We recommend considering your language when inviting children to use the toilet always keep it clear, direct and positive, for example “You may go and sit on the toilet/ potty” if the child refuses maintain positive language “you need to sit on the toilet so that you can urinate”. Never force a child on the potty or toilet against their will or use language in a negative way saying they “must sit on the toilet”.

When a child urinates on themselves try not to refer to this as an ‘accident’ tell them “you have urinated we need to sit on the potty when we urinate” making sure to sit the child on the potty after the event and change wet underpants. Always remain calm and in control of emotions model this behavior for the child.

Bowel Movement Control

In toilet learning urination is often the focus; this is usually because it is a much harder skill to control liquids rather than mass. However, in many children bowel movement control occurs much later. There are many individual factors that can contribute to this including physical, emotional and mental readiness.

Bowel movement control often happens before urinary control. If they are regularly going to the toilet to urinate, chances are they may have a bowel movement while urinating. It is for this reason that boys should preferably sit instead of stand during the first stages of toilet learning until they have mastered bowel movements.

Every child is different in learning this skill; many children are aware of when they are having a BM but will often be shy in telling an adult or not know what to do. It is important to build up trust and reassure the child that everything is ok. Many children who are showing signs of readiness will want to ask questions and look at what is happening while you are changing their BM. It may be helpful to talk the child through what is happening in their bodies and include them in the process as much as possible.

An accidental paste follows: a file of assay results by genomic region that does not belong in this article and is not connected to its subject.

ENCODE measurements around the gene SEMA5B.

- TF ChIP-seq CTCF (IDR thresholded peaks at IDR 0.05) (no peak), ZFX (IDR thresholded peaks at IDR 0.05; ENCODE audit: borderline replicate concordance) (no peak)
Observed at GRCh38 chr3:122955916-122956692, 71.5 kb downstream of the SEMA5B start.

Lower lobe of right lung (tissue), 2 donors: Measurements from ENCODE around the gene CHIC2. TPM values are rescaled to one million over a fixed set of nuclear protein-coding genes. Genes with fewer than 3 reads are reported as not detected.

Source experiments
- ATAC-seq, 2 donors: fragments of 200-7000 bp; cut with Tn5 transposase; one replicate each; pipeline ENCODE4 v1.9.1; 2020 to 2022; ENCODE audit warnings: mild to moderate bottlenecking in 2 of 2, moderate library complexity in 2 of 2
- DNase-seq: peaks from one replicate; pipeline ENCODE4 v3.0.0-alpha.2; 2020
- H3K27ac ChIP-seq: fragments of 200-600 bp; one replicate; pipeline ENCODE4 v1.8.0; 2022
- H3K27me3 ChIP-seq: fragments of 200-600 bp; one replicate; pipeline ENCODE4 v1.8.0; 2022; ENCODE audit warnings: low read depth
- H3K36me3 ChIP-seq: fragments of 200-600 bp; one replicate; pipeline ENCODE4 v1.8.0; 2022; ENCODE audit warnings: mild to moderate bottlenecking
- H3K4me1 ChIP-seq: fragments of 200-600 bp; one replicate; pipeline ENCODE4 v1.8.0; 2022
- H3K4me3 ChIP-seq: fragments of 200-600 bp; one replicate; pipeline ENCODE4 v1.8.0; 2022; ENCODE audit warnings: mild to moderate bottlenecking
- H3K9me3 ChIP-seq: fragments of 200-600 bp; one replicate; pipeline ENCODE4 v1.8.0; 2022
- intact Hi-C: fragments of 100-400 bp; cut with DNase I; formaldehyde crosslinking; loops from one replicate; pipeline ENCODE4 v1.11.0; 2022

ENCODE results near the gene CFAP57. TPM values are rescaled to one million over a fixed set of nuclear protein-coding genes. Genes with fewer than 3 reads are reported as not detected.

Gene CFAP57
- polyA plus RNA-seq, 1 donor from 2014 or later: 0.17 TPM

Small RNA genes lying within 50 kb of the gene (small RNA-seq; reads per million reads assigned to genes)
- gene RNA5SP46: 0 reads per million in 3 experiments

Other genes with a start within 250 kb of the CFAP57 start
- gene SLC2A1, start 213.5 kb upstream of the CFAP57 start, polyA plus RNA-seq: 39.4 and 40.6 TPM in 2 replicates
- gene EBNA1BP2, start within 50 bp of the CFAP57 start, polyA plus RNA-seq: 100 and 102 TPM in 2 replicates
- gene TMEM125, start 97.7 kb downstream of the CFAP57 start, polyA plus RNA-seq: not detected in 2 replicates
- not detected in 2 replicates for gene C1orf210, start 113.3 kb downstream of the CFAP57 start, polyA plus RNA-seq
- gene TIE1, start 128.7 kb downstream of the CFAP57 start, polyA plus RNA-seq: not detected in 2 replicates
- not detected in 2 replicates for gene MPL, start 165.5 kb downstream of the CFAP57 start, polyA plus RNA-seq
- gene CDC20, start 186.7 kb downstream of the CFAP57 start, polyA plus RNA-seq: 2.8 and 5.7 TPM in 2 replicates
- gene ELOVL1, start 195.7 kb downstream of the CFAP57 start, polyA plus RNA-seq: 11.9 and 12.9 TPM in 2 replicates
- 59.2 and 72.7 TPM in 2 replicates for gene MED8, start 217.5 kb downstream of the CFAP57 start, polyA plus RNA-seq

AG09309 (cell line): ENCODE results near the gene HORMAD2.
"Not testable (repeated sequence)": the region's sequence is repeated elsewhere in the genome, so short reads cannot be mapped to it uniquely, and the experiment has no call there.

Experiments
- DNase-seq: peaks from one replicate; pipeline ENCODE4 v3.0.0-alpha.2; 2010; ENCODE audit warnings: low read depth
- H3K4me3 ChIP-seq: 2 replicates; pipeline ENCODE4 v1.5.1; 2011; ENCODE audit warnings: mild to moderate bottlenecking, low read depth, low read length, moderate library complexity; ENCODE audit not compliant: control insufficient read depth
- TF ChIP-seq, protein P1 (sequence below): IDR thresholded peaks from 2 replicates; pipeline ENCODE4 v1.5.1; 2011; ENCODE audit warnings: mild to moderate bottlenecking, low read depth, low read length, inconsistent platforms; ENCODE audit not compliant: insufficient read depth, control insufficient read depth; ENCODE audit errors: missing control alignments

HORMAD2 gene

Many children have Bowel Movements at the same time each day; this predictability can be used as a tool in helping the child succeed in BM control. Writing a chart of times the child is likely to have a BM and looking for other signs (body posture and facial expression) can help signal that the child should sit on a potty or toilet. It also helps chart the frequency of the child’s BMs, on occasion if the child is feeling anxious about passing BMs they may hold them and become constipated.

Summary

There should be no pressure put on children to be toilet trained. Toilet learning is a natural process and should be done at a pace the child is comfortable with. Allowing children to become aware of their bodily functions from the sensitive period of development allows for less distress when the child is older and more physically able to control their toileting abilities.

Please remember although the child is urinating in their underpants they are not ‘failing’ at toileting rather learning the sensation to need to go and the discomfort of having wet underpants. This is part of the learning process that is Toilet Learning.

 

 

Love begins at home, and it is not how much we do, but how much love we put in that action.”

                                                                                                Mother Theresa

 

Dates to Remember:

Nov. 12th Monday, Veterans Day

Ø School closed-extended care available

Nov. 13th Tuesday, Community Classroom Meeting

Ø 6:00pm-7:30pm

 

 

Thank You For Your Support,

Ms. Wendy & Ms. Torie